The technique that caused this experience originated in India, which has a cultural heritage of “God-intoxicated saints,” some of whom lose the ability of normal human functioning because of being “blissed out” all the time. Some even need to be fed and cared for by their disciples. One of India’s prominent 20th century gurus, Meher Baba, made it an emphasis of his life’s work to seek out these masts, as he called them—which literally means “intoxicated”—and help them learn to function as normal humans again. I was saved from ruining my life during those eight months of ecstasy only because I tend to be a creature of habit, doing pretty much the same thing at the same time each day, so I was able to continue functioning by sheer force of habit, but I cared about nothing except ecstasy. Obviously, this was a detrimental result of meditation, albeit an unusual one in America where this technique is not widely known and where people tend to be better at talking about meditation than at actually doing it.
Based on my personal experience, my observation of other serious meditators, and the scientific evidence discussed above, I would respond to the question “Is meditation the answer to the pursuit of wisdom?” with a resounding no! Rather, the unfounded notion that meditation is the royal road to higher awareness culminating with enlightenment was what enabled the 20th century gurus to be perceived as superior to the rest of us: They were special and enlightened because they had done the superhuman work of attaining exalted states of consciousness through meditation, and the rest of us mere mortals had not. I wish to dispel this myth and report with the conviction of experience that meditation is not the magic bullet it was portrayed to be in the 20th century. On the contrary, excessive meditation can have detrimental effects, and while extensive meditation will definitely bring altered states of consciousness, these experiences can in some cases be delusional and even dangerous.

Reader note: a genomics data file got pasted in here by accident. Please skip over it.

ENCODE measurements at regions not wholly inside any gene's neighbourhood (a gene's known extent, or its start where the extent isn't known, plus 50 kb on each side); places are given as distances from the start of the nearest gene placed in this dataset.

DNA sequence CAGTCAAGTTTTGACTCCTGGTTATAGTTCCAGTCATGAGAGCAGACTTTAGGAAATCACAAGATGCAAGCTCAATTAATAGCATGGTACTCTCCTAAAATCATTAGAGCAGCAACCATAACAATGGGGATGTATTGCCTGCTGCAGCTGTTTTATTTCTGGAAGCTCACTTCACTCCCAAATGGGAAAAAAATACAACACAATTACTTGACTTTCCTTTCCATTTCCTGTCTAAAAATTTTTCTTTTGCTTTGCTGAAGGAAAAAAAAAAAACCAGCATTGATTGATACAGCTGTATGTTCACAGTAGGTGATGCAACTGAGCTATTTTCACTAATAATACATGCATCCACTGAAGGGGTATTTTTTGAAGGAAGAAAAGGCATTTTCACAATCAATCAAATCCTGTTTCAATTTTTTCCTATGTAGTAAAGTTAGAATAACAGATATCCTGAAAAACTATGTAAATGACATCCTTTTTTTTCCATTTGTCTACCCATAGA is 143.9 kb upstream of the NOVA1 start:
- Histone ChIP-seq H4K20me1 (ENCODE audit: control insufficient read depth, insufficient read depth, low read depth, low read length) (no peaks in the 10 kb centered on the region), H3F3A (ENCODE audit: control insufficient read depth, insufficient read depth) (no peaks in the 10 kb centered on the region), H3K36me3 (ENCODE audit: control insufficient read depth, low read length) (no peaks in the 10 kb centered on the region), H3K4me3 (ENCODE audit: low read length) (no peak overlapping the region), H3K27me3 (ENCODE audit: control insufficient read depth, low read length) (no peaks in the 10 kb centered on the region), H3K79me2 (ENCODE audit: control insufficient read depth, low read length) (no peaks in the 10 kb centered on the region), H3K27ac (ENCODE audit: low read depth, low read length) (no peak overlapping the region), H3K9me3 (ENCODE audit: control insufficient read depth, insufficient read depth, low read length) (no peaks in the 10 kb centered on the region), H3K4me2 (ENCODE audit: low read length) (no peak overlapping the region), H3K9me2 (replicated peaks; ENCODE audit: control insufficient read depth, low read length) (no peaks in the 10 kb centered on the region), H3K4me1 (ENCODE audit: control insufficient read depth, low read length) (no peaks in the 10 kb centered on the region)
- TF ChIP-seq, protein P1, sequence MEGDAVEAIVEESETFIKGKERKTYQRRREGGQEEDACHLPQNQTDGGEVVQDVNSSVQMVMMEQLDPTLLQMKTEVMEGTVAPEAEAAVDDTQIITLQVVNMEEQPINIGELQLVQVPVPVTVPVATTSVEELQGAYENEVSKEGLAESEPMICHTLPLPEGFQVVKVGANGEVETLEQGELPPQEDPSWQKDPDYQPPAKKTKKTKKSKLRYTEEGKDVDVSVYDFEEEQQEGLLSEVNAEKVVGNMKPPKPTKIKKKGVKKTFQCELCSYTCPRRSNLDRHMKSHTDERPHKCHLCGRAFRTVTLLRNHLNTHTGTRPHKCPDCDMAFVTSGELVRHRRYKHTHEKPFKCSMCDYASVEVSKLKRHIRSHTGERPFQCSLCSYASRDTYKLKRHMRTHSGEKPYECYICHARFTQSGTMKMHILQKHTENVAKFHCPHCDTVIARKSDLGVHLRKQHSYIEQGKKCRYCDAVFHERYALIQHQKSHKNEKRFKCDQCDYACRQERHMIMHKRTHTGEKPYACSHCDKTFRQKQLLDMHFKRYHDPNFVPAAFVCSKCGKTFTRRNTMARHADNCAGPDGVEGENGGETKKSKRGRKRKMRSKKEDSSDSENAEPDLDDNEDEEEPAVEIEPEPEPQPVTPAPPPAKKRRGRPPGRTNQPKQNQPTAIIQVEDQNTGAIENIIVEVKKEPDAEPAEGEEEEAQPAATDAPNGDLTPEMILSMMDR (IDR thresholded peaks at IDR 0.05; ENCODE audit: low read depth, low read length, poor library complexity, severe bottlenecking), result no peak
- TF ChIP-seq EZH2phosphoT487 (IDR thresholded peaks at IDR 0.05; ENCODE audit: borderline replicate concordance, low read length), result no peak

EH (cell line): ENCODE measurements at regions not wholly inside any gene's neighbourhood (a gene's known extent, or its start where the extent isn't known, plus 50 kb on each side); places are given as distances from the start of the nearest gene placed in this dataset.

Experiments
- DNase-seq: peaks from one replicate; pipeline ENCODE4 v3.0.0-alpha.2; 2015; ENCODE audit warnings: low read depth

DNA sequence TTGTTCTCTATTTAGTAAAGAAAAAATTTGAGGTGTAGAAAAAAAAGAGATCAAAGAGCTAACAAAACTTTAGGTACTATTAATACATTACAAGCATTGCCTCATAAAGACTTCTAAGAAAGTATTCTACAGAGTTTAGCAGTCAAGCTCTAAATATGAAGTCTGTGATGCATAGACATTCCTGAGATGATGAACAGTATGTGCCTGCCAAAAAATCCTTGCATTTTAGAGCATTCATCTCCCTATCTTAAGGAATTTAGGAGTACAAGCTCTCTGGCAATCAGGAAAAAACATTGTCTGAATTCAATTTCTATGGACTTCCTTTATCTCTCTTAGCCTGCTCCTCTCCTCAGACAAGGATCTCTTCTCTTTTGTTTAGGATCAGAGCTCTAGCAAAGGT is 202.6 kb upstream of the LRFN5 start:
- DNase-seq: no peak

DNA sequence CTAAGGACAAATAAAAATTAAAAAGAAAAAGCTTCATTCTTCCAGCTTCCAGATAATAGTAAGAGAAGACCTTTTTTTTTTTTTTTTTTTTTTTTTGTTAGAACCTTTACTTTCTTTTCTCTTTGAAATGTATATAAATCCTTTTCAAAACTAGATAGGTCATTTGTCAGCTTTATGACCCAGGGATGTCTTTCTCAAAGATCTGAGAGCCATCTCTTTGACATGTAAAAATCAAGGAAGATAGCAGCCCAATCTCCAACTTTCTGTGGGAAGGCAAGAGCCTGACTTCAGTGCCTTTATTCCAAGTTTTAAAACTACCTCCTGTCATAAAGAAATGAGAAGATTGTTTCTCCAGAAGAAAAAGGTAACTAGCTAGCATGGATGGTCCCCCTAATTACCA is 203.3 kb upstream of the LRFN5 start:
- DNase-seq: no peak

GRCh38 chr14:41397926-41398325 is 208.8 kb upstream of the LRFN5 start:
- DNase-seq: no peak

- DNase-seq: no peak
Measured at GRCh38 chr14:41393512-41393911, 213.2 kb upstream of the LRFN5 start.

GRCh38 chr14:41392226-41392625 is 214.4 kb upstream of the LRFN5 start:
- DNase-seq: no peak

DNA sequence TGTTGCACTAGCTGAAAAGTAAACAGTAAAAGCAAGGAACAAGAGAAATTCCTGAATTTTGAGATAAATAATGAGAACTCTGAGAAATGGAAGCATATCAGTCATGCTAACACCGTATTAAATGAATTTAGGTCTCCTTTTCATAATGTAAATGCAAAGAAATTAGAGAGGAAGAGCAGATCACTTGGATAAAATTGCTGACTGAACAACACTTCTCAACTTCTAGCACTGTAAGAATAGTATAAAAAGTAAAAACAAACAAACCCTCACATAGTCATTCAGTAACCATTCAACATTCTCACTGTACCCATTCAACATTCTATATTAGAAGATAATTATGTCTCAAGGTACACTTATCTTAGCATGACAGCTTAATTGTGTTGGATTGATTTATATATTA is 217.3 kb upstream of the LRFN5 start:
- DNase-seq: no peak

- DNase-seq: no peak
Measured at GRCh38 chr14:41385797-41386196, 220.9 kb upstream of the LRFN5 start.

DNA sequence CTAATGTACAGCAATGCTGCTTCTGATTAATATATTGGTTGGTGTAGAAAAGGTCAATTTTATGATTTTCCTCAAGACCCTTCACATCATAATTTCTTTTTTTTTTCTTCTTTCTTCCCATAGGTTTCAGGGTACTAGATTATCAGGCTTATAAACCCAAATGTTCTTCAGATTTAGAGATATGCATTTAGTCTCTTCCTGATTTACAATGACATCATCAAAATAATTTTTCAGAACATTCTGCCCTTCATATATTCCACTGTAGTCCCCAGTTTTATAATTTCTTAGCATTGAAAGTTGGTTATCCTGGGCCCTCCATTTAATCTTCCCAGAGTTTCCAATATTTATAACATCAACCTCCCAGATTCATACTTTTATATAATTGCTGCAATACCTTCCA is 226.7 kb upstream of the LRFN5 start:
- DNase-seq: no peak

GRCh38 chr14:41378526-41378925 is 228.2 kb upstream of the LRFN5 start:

This is precisely why I very quickly left the path of so-called mind expanding drugs in my youth, as mentioned in the third essay: because those altered states of consciousness can be delusional and dangerous. But whereas only a couple of experiments with a mind-altering substance were enough for me to realize this, I needed 24 years of dedicated meditation practice in order to arrive at this same conclusion. Higher states of consciousness may indeed be real, and I like to believe that humanity as a whole will evolve in this direction and that we will individually evolve in this direction after death, but for now any practice that alters our consciousness may be as capable of leading us into delusional states as it is into higher states.
However, one intention of this essay is to fairly assess the tangible everyday benefits of meditation, and fairness requires the conclusion that in moderation meditation can be helpful, with as little as five to 10 minutes a day sufficing for the modestly beneficial results mentioned toward the beginning of this essay. What may be essential in the pursuit of wisdom instead of meditation is the regular habit of quiet time for contemplation, introspection, reflection, and possibly journaling, with meditation being an optional part of that quiet time. Based on Dr. Newberg’s research, other practices that are more beneficial than meditation—and carry none of the risks—include regular aerobic exercise, meaningful connections with others, and a deliberate attitude of optimism.
The next essay describes what I’ve found to be a more helpful practice than meditation in pursuing wisdom.
© 2015 Gary Stogsdill